In an effort to improve the response readiness for oil spills and ameliorate the effects of rail incidents that involve petroleum oil, PHMSA and FRA are proposing regulations for Oil Spill Response Plans and Information Sharing for High-Hazard Flammable Trains (HHFTs). Under the new rule, railroads would be required to share information with state and tribal emergency response commissions. New testing methods for initial boiling point for flammable liquids would be included in hazardous materials regulations.
If approved, the new regulations would require some HHFTs to have comprehensive plans rather than the basic plans currently being used. Operators will be required to be prepared to respond to any incident involving either a worst-case discharge or the largest amount of oil that could be reasonably expected to be discharged should an incident occur.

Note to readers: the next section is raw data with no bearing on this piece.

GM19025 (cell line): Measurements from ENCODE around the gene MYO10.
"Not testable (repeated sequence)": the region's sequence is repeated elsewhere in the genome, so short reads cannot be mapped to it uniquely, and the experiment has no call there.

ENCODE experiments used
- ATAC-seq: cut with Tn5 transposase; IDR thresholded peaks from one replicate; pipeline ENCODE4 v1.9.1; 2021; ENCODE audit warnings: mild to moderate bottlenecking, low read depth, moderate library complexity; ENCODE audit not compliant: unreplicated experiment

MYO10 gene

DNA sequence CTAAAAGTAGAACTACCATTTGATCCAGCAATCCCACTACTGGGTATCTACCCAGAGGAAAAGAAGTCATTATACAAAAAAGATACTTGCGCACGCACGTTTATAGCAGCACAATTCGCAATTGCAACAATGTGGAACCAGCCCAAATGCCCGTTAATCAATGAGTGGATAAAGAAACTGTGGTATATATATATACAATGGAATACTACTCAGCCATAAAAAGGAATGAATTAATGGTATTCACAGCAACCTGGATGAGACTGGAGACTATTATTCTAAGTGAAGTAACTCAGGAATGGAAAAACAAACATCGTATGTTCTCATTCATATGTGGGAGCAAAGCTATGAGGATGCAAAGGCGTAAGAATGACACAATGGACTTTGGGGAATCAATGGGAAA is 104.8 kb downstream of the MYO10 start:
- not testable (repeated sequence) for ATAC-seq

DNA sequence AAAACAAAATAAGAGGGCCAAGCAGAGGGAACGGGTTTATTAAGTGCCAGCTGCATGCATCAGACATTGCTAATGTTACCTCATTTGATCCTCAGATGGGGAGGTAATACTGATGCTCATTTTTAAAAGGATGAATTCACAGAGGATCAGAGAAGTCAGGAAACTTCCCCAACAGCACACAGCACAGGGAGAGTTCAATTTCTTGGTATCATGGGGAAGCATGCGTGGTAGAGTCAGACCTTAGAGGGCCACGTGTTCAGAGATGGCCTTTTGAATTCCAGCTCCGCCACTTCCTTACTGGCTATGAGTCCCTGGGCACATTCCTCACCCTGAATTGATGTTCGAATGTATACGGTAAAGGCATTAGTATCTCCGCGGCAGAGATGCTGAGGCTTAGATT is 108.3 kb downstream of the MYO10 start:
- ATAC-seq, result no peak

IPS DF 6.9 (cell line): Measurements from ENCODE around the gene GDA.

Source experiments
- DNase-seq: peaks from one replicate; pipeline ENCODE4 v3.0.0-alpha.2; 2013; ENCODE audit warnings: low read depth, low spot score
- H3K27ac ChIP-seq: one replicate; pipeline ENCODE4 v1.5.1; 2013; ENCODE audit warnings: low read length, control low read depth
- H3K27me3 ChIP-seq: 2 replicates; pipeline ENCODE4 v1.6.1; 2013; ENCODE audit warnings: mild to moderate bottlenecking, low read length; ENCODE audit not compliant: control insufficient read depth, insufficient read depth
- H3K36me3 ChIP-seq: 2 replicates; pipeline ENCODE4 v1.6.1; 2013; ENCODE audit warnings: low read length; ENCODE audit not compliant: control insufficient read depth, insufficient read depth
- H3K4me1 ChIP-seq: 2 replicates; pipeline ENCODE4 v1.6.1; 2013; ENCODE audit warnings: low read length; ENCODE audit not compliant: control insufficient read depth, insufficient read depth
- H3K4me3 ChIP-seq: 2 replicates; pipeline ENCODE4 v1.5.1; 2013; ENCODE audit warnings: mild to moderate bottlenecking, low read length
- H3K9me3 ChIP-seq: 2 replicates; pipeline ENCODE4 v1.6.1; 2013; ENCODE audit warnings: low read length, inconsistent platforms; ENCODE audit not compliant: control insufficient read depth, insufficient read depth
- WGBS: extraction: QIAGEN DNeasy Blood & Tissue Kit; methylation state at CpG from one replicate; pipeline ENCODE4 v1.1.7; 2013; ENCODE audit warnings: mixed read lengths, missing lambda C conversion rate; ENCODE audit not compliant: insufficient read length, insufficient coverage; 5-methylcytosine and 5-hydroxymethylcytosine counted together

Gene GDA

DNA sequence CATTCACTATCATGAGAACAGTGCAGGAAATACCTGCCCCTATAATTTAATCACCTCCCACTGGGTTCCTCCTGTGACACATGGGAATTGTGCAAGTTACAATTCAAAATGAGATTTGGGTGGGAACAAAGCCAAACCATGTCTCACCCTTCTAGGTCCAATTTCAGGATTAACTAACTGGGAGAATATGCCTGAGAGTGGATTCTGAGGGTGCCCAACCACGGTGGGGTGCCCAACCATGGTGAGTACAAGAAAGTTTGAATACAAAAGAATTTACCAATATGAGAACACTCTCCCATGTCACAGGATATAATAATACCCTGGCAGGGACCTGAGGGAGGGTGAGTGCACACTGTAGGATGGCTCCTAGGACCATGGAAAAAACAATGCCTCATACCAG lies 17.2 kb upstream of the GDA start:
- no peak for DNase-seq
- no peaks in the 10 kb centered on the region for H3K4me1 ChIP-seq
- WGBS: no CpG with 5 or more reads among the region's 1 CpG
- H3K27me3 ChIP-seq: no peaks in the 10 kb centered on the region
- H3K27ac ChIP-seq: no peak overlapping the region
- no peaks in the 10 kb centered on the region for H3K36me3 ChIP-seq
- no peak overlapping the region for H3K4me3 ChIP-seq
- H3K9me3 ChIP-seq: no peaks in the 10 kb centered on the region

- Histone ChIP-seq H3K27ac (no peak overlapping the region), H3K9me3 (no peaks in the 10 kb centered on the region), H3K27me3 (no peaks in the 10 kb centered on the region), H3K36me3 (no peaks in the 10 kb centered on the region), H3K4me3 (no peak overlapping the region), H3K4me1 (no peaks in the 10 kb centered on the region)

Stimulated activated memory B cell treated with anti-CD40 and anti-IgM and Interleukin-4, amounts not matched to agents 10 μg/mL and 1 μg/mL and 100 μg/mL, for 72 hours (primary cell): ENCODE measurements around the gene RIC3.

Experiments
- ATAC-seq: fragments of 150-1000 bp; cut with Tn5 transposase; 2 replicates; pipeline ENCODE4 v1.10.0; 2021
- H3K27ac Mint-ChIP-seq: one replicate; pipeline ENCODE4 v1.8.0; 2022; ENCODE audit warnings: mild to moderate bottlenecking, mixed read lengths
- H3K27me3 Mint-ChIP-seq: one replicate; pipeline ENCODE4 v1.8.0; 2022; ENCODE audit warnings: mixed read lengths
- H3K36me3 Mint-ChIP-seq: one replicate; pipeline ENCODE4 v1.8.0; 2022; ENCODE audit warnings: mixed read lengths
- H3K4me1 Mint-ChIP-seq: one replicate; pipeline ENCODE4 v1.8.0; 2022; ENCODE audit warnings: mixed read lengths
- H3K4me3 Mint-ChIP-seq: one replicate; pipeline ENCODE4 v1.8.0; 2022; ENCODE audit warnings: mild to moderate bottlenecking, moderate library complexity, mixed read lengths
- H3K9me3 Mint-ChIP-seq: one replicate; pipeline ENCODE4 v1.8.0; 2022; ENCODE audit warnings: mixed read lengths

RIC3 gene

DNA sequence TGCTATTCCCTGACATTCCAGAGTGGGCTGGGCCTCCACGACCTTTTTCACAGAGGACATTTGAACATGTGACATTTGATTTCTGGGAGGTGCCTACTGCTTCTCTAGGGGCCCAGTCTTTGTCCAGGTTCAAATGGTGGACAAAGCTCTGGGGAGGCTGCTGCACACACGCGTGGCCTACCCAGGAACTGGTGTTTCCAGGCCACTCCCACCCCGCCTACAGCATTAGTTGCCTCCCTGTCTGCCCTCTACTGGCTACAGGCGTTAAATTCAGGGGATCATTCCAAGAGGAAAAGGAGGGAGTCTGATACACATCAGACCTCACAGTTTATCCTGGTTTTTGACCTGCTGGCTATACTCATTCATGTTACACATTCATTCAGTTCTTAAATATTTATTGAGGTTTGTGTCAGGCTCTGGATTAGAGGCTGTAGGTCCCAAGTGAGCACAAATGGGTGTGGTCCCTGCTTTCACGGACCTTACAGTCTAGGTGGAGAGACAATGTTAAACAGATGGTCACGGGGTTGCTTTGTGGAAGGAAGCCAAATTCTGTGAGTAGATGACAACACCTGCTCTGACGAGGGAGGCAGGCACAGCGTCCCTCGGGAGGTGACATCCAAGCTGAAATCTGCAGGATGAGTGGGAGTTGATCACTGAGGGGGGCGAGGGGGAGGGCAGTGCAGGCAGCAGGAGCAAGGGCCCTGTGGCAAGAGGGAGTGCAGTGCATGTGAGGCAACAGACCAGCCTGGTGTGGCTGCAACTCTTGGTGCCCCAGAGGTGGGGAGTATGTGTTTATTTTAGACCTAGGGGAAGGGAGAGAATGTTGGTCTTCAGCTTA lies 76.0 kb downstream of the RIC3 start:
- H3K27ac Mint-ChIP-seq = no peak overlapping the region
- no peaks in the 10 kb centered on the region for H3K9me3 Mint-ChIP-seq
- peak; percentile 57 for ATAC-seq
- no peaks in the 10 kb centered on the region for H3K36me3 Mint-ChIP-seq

In addition, railroads will be required to submit a monthly notification or certificate of no change to both state and tribal emergency response commissions, and relevant emergency responders for HHFTs. The information required in the monthly notification includes a reasonable estimate of the number of HHFTs expected to travel through each county in the state every week, the routes the trains are using, descriptions of the materials being shipped, all applicable emergency response information as required by the regulations, contact information for someone at the railroad, tribal and state emergency response commissions, and any relevant emergency responders that are related to the railroad’s transportation of affected trains. Oil trains will be required to provide contact information for qualified individuals and descriptions of response zones to the state and tribal emergency response commissions or appropriate state delegated entities.